Fine Cartoon Art

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Archive for the ‘artists’ Category

What I’m Reading Now if Now Were Two Years Ago

Posted by jtebeau on September 15, 2012

Paul Madonna’s fabulous book

I picked up Paul Madonna’s All Over Coffee a couple years back during a visit to San Francisco. Bought it at the fabled City Lights Bookstore in fact, right there on Columbus Avenue in North Beach. Historic store, historic neighborhood.

Madonna’s brush and pen and ink work is revelatory. I’ve never seen anyone capture both the subtleties and the power of light so well USING ONLY BLACK AND WHITE FOR PETE’S SAKE. How does he do it? Practice. And a great eye. And practice. He describes his learning process (and much more) in the book. I appreciate an artist who shares his process. It’s both encouraging (because since he wasn’t always that great, there may be hope for us mortals) and enlightening (ahh… so THAT’S how he did it!).

Paul Madonna © 2007

This book is a collection of work Paul did for the San Francisco Chronicle. Ostensibly, it’s a comic strip in which disembodied voices provide text to go with gorgeously rendered scenes of San Francisco, arguably the most scenic city in the U.S.

Madonna nails the feeling of San Fran, sometimes with just a clipped view between buildings, or the very top gables of an unmistakeably San Franciscan Edwardian mansion. It’s absolutely uncanny how good he is. All Over Coffee. Check it out.

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Jaime Hernandez: One Helluva Fine Cartoon Artist

Posted by jtebeau on May 1, 2012

When you feel like you know a cartoon character, not just due to solid dialogue, but also due to little, visual things, like the way they hold their cigarette and shift their weight with their moods, then the cartoonist has done his job well. The cartoonist has transcended the medium of paper and pen and ink and created somebody bordering on real and meaningful. Jaime Hernandez has been doing that for years in “Love and Rockets,” and I’ve only recently been learning about him, thanks to this book.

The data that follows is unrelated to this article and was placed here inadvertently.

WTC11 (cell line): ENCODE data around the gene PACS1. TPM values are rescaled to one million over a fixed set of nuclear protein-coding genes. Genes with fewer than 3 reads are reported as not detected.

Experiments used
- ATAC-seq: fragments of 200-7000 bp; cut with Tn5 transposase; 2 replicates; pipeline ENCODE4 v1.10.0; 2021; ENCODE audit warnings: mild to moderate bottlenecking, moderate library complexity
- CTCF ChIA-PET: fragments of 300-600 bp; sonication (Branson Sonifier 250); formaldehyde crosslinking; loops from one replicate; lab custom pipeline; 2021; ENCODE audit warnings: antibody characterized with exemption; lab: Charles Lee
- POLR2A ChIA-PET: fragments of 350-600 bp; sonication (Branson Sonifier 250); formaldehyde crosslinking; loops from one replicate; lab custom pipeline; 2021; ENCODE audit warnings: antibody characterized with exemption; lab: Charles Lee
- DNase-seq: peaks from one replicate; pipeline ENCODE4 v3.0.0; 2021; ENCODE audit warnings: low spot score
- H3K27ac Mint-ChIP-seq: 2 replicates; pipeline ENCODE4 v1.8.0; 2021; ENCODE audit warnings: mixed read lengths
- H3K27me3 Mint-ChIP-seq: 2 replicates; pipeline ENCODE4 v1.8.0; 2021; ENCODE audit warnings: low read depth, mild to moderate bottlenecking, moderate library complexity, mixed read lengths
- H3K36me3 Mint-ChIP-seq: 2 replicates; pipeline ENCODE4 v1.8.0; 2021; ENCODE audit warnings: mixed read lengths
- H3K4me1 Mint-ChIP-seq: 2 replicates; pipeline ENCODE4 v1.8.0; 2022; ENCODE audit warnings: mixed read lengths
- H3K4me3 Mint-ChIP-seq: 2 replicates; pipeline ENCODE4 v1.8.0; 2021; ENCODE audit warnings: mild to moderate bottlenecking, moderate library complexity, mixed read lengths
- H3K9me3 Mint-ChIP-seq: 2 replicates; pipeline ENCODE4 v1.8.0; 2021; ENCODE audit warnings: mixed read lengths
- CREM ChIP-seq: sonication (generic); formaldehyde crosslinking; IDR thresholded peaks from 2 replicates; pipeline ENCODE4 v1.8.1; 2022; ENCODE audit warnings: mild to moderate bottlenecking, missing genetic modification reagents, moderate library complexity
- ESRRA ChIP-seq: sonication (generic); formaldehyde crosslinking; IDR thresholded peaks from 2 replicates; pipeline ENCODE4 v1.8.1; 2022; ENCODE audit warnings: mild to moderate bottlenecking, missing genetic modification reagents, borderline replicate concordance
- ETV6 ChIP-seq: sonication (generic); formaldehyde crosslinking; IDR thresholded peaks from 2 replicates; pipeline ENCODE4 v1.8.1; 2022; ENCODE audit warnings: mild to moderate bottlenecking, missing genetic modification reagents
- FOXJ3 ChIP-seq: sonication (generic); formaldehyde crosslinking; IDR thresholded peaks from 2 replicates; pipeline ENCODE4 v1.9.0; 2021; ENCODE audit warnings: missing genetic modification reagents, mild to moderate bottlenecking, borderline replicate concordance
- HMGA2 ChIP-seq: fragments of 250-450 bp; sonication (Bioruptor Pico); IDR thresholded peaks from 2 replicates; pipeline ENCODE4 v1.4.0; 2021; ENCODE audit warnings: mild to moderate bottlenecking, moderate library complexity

Author Todd Hignite does an admirable job of fleshing out both Jaime and his recurring characters that will please longtime readers (and lookers… reader-lookers. This is comics, after all) as well as newbies like me. It came out a couple of years ago, published by the folks at Abrams Comicarts, but it’s new to me.

I picked this up at the good old Brooklyn Public Library (a tip o’ the cap to Andrew Carnegie, my favorite plutocrat), and have just been digging the bejesus out of it. It makes me want to do better work, and devote more time to art.

Thank you Mr. Hignite, and thank you Mr. Hernandez. Nice work, gentlemen.

Thanks for all the libarries!